15.2. Create a WebSocket Application

A WebSocket application requires the following components and configuration changes:
  • A Java client or a WebSocket enabled HTML client. You can verify HTML client browser support at this location: http://caniuse.com/websockets
  • A WebSocket server endpoint class.
  • A jboss-web.xml file configured to enable WebSockets.
  • Project dependencies configured to declare a dependency on the WebSocket API.
  • Enable the NIO2 connector in the web subsystem of the JBoss EAP server configuration file. If you installed the Native Components for your operating system with the JBoss EAP installation and have also installed Apache Portability Runtime (APR), you can instead choose to enable the APR connector.


WebSocket applications require Java Runtime Environment version 7 or greater. Otherwise the WebSocket will not be enabled.

Procedure 15.1. Create the WebSocket Application

The following is a simple example of a WebSocket application. It provides buttons to open a connection, send a message, and close a connection. It does not implement any other functions or include any error handling, which would be required for a real world application.
  1. Create the JavaScript HTML client.

    The following is an example of a WebSocket client. It contains these JavaScript functions:
    • connect(): This function creates the WebSocket connection passing the WebSocket URI. The resource location matches the resource defined in the server endpoint class. This function also intercepts and handles the WebSocket onopen, onmessage, onerror, and onclose.
    • sendMessage(): This function gets the name entered in the form, creates a message, and sends it using a WebSocket.send() command.
    • disconnect(): This function issues the WebSocket.close() command.
    • displayMessage(): This function sets the display message on the page to the value returned by the WebSocket endpoint method.
    • displayStatus(): This function displays the WebSocket connection status.
    <html xmlns="http://www.w3.org/1999/xhtml" xml:lang="en">
            <title>WebSocket: Say Hello</title>
            <link rel="stylesheet" type="text/css" href="resources/css/hello.css" />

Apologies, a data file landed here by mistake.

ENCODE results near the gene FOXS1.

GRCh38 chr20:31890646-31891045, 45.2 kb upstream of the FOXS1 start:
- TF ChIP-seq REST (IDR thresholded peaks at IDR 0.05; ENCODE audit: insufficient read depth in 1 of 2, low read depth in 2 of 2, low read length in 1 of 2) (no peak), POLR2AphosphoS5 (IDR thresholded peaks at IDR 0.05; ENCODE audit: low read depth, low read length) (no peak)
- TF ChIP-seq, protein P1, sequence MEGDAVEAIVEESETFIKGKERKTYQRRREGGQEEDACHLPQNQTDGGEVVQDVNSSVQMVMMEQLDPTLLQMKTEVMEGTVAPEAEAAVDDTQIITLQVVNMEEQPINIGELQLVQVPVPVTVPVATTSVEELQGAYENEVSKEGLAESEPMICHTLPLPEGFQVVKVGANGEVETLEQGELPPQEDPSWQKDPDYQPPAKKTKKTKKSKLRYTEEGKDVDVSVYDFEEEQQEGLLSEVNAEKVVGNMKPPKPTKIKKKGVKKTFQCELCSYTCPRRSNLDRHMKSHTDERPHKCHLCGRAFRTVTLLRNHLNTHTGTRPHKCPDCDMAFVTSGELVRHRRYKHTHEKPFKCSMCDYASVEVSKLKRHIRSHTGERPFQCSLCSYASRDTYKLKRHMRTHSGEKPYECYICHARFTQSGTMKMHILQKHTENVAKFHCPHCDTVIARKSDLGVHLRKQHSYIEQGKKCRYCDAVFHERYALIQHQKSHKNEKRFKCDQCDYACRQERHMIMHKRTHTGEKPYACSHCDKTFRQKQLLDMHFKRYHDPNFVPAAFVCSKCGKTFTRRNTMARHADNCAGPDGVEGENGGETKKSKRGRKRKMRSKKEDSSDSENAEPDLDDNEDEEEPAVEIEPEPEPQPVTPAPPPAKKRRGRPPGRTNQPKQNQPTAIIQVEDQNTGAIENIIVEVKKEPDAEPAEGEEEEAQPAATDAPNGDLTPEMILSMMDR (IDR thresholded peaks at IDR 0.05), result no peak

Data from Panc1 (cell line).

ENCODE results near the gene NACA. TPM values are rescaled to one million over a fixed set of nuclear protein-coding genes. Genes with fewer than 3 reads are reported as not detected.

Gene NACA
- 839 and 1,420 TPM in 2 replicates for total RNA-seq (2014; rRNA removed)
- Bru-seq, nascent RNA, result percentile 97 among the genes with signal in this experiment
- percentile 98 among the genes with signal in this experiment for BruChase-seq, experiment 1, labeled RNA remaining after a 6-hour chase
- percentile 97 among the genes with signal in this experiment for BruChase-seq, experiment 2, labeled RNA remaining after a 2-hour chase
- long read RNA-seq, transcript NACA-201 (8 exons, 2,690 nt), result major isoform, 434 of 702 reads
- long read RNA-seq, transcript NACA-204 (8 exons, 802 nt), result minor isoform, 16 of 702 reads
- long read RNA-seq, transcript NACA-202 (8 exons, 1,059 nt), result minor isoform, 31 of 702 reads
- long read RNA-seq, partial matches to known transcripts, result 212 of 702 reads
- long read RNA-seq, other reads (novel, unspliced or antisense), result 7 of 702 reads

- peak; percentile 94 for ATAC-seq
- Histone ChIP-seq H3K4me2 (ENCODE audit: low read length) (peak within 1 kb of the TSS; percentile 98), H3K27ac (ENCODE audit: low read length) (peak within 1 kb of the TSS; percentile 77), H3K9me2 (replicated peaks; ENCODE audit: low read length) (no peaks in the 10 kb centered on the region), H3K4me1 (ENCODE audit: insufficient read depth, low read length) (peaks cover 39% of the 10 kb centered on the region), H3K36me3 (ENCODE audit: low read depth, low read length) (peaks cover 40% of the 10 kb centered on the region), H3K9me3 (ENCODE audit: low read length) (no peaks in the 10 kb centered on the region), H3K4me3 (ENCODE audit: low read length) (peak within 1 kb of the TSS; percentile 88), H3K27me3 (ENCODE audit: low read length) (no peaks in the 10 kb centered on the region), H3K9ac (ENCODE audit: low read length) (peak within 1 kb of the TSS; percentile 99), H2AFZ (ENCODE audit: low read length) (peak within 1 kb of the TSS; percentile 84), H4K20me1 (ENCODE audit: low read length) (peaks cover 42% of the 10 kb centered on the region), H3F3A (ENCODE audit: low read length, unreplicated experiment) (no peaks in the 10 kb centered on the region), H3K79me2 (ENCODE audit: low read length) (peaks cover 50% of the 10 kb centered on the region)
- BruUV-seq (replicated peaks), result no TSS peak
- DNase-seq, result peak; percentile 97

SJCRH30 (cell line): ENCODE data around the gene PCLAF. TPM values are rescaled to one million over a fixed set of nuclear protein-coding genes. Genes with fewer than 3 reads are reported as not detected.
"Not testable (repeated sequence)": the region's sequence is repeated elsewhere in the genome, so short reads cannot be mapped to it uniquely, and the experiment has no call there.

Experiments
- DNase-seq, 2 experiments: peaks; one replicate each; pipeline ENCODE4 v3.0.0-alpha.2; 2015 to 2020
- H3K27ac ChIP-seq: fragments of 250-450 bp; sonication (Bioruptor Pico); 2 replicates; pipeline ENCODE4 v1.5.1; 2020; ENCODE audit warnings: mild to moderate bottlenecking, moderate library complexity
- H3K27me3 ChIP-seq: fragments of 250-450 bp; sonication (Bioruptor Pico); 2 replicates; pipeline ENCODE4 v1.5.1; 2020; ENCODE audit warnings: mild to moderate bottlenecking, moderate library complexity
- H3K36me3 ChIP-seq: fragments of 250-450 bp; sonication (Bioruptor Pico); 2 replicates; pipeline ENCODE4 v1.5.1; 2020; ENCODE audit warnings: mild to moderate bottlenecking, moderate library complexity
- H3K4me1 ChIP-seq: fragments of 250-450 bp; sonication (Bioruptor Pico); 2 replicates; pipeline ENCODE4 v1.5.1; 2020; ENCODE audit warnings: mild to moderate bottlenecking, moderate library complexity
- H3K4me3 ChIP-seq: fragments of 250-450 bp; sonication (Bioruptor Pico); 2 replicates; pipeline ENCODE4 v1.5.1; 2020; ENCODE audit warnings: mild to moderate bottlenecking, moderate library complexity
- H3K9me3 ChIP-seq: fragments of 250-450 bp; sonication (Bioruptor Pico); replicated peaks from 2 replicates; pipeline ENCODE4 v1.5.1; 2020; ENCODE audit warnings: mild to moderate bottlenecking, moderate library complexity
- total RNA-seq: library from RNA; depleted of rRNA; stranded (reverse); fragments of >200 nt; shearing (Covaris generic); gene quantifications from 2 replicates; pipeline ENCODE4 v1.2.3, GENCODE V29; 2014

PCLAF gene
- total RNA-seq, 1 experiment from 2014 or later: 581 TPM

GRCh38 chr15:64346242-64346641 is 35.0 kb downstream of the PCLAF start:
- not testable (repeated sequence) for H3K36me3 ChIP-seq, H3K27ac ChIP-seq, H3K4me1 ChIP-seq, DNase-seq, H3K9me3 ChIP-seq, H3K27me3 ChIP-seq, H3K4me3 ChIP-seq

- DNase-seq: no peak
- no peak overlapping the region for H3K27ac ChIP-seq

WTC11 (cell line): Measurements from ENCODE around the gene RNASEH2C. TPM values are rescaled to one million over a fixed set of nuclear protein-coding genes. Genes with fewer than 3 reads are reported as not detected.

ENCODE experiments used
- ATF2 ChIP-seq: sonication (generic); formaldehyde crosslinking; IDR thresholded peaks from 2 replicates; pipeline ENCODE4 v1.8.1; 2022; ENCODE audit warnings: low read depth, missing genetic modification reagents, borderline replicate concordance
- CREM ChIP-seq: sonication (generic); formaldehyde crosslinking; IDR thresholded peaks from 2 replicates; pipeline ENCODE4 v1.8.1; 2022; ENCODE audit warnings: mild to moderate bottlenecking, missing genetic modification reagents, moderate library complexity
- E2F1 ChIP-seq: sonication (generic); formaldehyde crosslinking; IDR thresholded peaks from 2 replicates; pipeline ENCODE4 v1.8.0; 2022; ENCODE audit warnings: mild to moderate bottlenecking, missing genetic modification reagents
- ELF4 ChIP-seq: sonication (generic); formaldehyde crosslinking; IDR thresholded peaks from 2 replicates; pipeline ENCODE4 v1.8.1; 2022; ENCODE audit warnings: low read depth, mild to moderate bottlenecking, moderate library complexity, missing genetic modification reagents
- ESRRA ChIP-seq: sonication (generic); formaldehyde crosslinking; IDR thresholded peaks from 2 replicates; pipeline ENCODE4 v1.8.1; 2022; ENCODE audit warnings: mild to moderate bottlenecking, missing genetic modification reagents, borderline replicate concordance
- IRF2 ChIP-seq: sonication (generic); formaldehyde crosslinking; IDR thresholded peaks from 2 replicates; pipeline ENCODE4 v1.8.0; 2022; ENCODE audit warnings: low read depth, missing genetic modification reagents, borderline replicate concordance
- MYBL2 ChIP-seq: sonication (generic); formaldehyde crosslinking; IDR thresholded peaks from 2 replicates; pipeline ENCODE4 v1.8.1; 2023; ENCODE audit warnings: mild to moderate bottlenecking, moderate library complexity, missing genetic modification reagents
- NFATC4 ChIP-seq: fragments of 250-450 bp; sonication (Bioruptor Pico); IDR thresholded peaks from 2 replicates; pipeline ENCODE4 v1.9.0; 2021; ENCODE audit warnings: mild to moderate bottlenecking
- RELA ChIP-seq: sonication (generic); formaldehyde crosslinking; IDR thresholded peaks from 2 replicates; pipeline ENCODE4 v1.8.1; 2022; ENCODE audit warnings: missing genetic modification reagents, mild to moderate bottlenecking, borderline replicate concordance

<script type="text/javascript">
                var websocket = null;
                function connect() {
                    var wsURI = 'ws://' + window.location.host + '/jboss-websocket-hello/websocket/helloName';
                    websocket = new WebSocket(wsURI);
                    websocket.onopen = function() {
                        document.getElementById('sayHello').disabled = false;
                        displayMessage('Connection is now open. Type a name and click Say Hello to send a message.');
                    websocket.onmessage = function(event) {
                        // log the event                
                        displayMessage('The response was received! ' + event.data, 'success');
                    websocket.onerror = function(event) {
                        // log the event
                        displayMessage('Error! ' + event.data, 'error');
                    websocket.onclose = function() {
                        displayMessage('The connection was closed or timed out. Please click the Open Connection button to reconnect.');
                        document.getElementById('sayHello').disabled = true;
                function disconnect() {
                    if (websocket !== null) {
                        websocket = null;
                    message.setAttribute("class", "message");
                    message.value = 'WebSocket closed.';
                    // log the event
                function sendMessage() {
                    if (websocket !== null) {
                        var content = document.getElementById('name').value;
                    } else {
                        displayMessage('WebSocket connection is not established. Please click the Open Connection button.', 'error');
                function displayMessage(data, style) {
                    var message = document.getElementById('hellomessage');
                    message.setAttribute("class", style);
                    message.value = data;
                function displayStatus(status) {
                    var currentStatus = document.getElementById('currentstatus');
                    currentStatus.value = status;
                <h1>Welcome to JBoss!</h1>
                <div>This is a simple example of a WebSocket implementation.</div>
                <div id="connect-container">
                            <legend>Connect or disconnect using WebSocket :</legend>
                            <input type="button" id="connect" onclick="connect();" value="Open Connection" />